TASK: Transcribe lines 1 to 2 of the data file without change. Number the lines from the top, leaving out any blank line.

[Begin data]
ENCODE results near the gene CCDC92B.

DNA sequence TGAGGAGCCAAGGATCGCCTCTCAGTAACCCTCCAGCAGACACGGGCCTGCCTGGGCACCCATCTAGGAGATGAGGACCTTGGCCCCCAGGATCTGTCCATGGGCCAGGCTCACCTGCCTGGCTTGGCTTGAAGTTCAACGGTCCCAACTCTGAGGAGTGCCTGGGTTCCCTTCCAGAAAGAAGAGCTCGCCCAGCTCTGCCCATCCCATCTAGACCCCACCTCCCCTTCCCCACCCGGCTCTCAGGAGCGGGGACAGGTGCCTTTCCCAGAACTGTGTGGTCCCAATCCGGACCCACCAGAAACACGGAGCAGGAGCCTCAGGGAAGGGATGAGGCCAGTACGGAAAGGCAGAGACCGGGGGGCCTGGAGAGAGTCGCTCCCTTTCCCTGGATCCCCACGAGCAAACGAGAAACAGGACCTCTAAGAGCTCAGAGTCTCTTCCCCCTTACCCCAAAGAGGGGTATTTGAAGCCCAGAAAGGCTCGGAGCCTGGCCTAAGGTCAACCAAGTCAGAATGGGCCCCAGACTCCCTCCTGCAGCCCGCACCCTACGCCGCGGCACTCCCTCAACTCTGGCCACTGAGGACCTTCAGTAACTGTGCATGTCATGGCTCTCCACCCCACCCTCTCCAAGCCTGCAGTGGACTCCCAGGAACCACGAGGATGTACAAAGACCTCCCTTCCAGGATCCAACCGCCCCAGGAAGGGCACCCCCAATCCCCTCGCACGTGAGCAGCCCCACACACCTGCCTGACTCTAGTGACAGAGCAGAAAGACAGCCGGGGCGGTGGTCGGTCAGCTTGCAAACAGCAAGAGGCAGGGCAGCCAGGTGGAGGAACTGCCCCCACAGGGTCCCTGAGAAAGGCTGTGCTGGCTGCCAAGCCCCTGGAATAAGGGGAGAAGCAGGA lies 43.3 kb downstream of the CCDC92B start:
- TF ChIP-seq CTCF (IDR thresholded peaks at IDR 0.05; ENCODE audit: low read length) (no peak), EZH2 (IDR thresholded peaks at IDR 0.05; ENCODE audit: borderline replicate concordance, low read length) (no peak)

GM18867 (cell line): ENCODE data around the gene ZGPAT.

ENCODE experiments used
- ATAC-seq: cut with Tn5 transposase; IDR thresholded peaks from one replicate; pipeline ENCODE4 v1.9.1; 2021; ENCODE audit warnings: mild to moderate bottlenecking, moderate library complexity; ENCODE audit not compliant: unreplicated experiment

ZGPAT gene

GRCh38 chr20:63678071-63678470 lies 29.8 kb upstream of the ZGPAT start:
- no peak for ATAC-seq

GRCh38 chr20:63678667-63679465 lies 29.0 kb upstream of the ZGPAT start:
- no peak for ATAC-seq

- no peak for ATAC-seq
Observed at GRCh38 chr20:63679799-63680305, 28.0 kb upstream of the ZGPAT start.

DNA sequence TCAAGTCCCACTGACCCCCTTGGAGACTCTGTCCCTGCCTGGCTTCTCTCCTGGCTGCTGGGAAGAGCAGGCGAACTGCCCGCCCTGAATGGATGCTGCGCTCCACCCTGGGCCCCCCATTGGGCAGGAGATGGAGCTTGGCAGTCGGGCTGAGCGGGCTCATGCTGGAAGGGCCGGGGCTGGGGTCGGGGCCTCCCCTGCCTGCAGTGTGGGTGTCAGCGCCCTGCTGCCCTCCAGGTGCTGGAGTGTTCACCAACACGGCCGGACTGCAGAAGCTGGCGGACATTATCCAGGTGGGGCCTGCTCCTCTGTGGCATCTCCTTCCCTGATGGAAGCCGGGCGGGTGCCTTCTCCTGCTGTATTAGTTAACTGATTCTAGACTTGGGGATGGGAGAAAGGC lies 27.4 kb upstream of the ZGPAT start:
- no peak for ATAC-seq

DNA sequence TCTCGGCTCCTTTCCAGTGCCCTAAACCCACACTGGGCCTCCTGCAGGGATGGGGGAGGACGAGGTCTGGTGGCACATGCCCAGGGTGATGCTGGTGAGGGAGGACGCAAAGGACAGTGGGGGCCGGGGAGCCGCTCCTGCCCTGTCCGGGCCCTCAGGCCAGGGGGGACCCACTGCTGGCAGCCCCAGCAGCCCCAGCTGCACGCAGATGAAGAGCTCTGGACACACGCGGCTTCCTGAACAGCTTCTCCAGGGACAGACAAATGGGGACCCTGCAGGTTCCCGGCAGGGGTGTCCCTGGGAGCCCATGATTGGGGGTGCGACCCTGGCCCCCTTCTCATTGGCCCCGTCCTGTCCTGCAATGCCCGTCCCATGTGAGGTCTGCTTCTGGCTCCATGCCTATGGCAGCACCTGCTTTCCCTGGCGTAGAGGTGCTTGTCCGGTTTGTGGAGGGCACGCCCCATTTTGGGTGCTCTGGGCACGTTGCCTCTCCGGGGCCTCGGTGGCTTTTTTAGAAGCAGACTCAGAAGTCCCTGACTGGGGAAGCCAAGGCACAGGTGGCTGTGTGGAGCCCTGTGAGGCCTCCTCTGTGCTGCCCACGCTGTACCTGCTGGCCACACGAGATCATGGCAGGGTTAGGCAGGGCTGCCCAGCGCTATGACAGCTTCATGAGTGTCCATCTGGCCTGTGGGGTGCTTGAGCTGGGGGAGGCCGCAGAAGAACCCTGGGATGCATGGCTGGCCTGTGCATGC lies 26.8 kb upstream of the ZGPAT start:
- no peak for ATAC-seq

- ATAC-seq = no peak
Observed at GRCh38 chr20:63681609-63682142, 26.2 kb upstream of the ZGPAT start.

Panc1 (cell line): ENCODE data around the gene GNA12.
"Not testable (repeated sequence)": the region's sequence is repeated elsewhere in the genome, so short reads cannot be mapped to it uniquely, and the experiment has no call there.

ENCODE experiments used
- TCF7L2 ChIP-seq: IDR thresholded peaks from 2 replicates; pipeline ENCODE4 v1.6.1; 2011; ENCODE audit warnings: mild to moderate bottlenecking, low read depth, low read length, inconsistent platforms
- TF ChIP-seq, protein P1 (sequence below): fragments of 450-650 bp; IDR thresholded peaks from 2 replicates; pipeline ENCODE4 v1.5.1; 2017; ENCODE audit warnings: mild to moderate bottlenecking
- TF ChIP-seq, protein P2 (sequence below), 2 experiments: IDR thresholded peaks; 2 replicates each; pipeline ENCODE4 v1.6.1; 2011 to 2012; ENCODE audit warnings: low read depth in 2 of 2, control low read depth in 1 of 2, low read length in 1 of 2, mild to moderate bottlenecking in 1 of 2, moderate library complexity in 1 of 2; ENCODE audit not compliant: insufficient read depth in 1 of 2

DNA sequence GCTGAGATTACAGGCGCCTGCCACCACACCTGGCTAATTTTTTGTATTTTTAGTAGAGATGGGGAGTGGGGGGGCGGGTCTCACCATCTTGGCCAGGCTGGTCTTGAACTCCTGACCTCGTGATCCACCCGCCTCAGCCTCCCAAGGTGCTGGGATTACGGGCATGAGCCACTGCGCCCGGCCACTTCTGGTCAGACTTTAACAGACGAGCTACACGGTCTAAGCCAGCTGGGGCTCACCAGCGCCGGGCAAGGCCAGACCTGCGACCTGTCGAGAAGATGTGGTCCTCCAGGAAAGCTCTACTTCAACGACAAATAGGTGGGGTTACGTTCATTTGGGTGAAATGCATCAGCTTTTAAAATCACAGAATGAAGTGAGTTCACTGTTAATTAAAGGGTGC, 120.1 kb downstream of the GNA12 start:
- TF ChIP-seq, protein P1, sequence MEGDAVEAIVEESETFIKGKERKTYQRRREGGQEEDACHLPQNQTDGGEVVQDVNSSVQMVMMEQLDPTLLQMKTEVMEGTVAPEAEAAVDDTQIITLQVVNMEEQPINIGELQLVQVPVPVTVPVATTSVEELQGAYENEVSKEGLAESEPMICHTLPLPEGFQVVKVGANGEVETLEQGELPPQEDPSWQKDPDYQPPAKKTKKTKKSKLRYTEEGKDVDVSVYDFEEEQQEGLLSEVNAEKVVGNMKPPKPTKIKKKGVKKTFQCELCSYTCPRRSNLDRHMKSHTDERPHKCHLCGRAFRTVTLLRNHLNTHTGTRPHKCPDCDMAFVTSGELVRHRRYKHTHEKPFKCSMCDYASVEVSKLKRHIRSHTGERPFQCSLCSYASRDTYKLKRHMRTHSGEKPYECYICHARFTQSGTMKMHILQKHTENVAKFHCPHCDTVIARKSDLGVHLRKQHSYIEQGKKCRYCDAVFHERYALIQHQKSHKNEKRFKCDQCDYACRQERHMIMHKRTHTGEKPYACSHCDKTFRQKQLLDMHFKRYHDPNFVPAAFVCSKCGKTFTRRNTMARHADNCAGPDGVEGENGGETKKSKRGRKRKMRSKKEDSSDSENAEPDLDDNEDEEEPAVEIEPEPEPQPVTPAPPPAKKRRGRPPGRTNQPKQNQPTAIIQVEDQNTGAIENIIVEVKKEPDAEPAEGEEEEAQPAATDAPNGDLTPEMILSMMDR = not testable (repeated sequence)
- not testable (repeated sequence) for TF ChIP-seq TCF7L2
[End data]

ENCODE results near the gene CCDC92B.

DNA sequence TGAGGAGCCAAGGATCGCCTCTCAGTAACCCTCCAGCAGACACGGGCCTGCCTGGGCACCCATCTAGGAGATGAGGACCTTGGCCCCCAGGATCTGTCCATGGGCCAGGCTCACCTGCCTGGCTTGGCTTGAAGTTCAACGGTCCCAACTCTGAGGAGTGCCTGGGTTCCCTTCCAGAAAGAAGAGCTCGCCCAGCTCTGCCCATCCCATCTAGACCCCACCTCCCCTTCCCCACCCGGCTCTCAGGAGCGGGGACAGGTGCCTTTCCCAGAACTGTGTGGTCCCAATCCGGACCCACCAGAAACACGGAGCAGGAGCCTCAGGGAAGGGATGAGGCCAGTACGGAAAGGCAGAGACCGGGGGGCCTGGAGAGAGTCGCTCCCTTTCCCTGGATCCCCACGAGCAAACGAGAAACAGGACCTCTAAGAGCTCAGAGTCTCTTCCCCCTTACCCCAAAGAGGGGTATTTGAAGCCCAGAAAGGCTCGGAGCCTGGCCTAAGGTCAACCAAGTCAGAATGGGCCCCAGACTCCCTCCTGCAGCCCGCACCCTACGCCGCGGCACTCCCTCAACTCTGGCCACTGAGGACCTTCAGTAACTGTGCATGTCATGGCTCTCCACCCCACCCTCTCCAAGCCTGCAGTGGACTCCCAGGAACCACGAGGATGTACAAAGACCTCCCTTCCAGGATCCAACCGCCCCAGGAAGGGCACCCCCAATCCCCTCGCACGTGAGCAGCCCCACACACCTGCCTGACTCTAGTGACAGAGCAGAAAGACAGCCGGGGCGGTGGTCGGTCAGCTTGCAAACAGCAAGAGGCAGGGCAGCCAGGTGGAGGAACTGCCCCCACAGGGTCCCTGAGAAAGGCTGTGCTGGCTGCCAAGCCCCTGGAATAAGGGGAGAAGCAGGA lies 43.3 kb downstream of the CCDC92B start: